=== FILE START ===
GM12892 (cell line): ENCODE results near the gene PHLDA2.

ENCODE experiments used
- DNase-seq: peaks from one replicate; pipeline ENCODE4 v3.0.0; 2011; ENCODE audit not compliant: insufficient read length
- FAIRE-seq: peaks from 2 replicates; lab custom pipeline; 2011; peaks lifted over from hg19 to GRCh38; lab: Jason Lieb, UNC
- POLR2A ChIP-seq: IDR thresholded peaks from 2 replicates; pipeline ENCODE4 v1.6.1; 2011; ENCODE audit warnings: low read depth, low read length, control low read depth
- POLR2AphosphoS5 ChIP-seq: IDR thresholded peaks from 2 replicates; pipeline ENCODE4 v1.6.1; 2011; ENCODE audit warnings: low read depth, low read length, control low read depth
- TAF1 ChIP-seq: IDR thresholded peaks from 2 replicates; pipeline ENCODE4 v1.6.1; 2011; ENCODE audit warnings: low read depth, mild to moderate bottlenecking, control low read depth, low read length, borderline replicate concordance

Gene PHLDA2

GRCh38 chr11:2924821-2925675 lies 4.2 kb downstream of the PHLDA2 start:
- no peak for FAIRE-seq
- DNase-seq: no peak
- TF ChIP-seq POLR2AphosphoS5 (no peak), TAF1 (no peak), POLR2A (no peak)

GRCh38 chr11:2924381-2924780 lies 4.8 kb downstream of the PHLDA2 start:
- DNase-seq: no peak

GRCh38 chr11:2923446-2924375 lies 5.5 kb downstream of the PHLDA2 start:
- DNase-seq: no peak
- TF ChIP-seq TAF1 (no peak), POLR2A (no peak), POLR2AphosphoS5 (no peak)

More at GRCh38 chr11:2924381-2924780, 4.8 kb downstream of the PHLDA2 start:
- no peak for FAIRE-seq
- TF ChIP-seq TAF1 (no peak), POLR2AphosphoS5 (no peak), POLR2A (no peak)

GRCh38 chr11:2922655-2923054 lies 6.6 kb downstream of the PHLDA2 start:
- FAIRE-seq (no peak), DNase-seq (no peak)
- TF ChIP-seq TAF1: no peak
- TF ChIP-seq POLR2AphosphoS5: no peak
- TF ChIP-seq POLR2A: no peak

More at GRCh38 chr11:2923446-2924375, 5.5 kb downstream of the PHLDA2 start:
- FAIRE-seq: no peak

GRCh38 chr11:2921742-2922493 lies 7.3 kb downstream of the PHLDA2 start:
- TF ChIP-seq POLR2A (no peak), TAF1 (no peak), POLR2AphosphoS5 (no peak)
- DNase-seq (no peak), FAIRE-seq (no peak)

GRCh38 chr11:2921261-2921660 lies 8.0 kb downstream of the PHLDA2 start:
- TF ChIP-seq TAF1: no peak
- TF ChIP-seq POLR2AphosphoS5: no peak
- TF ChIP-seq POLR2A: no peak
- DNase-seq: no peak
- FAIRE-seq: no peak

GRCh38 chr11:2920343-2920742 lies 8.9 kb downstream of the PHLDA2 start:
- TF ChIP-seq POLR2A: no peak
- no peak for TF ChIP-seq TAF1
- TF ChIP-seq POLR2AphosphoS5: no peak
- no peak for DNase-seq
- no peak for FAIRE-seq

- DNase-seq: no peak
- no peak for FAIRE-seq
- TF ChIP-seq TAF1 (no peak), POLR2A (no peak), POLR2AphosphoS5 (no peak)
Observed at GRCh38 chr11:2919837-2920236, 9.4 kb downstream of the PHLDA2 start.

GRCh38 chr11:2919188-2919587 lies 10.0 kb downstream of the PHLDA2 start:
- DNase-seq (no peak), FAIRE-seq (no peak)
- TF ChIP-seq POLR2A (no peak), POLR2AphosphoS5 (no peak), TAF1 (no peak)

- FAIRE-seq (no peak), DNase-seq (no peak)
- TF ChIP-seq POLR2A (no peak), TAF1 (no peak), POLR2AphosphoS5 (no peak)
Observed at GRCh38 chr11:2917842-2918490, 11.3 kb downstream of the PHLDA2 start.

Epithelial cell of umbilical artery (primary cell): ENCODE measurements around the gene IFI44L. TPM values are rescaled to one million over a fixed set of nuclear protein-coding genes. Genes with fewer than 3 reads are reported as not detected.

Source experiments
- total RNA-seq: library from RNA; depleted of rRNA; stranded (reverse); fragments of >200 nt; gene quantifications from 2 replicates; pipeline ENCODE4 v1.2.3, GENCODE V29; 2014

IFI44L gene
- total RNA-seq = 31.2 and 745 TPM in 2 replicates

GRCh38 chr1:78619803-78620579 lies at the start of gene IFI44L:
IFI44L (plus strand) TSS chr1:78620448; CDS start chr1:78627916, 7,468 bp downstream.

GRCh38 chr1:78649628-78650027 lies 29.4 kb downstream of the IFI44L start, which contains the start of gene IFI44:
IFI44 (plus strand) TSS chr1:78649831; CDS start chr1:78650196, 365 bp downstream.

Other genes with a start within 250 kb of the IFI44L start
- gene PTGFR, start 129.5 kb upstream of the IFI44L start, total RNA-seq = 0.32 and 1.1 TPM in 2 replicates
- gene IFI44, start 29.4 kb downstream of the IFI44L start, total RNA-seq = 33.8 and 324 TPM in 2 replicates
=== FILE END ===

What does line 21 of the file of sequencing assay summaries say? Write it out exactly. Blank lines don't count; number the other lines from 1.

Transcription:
GRCh38 chr11:2922655-2923054 lies 6.6 kb downstream of the PHLDA2 start: